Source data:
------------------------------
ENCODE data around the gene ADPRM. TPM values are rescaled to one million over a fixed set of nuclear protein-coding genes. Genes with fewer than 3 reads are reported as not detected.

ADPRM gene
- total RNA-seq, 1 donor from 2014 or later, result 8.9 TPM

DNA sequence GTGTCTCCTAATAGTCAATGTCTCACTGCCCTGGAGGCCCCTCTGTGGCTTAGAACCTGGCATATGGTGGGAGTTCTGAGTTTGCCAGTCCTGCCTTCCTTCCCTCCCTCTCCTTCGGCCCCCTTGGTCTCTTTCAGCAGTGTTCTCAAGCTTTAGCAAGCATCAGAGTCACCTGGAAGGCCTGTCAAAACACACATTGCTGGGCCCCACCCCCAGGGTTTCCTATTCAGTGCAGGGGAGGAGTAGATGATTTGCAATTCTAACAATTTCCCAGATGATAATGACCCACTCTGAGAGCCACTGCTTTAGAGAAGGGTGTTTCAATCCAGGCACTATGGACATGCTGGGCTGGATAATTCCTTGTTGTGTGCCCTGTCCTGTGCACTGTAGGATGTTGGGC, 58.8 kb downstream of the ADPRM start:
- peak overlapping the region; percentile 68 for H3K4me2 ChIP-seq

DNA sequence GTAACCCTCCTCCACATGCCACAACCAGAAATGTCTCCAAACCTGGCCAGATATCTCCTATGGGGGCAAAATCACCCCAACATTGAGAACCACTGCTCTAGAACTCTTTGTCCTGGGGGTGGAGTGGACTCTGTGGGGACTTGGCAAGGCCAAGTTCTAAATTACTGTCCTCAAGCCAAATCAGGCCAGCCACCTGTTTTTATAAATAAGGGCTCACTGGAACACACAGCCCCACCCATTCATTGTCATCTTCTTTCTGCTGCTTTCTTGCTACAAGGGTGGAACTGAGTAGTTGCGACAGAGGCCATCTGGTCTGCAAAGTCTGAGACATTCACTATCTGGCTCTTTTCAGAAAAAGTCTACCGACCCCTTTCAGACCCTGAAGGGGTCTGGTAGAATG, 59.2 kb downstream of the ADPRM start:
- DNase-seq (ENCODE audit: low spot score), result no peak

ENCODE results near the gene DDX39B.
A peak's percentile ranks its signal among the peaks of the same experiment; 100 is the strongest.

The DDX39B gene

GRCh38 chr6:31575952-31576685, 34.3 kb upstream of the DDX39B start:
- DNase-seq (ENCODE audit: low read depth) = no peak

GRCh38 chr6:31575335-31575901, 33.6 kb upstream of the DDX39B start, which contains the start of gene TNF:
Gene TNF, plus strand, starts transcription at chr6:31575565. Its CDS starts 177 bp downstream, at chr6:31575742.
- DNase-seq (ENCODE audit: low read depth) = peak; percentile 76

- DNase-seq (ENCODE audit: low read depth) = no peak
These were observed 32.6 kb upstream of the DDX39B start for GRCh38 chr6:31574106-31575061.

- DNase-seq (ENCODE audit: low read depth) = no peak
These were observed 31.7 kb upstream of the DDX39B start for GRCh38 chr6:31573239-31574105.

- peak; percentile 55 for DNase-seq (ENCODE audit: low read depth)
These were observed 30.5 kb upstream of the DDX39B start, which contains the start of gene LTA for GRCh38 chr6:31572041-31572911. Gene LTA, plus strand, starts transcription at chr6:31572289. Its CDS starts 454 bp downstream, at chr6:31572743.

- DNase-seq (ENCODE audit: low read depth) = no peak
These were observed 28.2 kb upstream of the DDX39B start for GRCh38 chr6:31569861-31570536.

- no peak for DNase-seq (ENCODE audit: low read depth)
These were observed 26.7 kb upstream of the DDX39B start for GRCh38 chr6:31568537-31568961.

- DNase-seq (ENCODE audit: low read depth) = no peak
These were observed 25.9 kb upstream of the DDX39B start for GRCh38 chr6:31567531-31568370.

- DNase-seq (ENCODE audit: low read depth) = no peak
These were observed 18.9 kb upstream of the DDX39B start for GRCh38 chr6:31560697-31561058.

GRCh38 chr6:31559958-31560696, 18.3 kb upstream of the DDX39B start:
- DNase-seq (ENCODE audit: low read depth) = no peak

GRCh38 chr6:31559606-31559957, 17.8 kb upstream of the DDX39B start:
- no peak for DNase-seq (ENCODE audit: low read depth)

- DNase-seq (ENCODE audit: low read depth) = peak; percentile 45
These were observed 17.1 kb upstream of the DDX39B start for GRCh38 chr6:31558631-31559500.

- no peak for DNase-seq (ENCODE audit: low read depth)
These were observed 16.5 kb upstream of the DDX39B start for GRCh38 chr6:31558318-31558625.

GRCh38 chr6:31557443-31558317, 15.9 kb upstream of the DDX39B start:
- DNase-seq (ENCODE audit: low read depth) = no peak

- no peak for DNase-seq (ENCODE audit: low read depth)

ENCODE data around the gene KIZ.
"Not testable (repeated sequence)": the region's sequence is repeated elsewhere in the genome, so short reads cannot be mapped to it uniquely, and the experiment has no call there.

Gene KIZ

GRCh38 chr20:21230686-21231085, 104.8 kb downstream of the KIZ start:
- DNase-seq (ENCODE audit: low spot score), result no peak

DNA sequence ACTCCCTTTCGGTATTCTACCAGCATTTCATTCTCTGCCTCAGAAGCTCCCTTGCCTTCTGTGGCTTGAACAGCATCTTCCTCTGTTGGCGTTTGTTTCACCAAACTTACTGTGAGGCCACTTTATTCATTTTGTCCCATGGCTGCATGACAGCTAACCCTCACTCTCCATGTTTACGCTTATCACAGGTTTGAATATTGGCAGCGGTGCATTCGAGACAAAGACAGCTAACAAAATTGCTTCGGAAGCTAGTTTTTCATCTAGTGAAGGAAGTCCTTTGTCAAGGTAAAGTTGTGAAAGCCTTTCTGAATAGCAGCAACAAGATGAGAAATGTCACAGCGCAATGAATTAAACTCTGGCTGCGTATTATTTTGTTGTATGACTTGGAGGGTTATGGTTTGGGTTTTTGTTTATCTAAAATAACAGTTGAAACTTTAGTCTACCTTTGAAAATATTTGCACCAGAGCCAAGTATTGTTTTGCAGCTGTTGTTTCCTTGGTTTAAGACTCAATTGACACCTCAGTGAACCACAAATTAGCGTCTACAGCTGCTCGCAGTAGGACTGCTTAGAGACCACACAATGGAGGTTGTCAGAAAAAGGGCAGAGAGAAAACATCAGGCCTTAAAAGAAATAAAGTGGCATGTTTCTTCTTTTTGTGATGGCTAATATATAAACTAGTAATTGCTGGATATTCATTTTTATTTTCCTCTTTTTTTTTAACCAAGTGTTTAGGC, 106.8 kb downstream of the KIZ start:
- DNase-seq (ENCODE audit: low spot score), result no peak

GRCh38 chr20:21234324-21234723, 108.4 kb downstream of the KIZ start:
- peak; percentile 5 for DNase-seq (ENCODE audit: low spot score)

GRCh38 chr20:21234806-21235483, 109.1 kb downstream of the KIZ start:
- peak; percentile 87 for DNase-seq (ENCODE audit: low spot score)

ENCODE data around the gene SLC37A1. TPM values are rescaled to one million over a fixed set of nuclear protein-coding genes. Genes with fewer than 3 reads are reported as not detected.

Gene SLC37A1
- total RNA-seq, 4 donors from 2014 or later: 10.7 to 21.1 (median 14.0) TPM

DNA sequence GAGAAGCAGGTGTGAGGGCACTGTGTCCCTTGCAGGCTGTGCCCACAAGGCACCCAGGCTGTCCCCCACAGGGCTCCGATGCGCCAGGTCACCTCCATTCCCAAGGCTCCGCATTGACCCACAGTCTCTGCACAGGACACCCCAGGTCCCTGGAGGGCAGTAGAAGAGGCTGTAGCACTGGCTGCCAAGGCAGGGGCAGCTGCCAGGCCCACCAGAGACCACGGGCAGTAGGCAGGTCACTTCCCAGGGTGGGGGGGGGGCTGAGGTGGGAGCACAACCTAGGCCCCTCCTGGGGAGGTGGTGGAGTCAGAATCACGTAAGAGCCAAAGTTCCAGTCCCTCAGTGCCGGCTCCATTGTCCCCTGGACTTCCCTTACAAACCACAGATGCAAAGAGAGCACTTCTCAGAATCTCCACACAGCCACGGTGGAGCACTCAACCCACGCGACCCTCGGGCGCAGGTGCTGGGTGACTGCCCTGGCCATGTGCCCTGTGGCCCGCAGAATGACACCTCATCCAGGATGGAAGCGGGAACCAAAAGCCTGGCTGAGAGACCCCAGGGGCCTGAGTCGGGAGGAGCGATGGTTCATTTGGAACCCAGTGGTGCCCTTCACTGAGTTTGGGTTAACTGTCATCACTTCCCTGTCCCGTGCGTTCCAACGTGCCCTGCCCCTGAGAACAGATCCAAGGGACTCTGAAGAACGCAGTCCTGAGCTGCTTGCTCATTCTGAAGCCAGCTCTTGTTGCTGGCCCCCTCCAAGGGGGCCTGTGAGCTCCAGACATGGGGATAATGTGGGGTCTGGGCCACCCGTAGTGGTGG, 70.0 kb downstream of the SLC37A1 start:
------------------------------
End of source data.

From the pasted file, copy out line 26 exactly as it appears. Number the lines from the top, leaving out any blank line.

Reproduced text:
- DNase-seq (ENCODE audit: low read depth) = no peak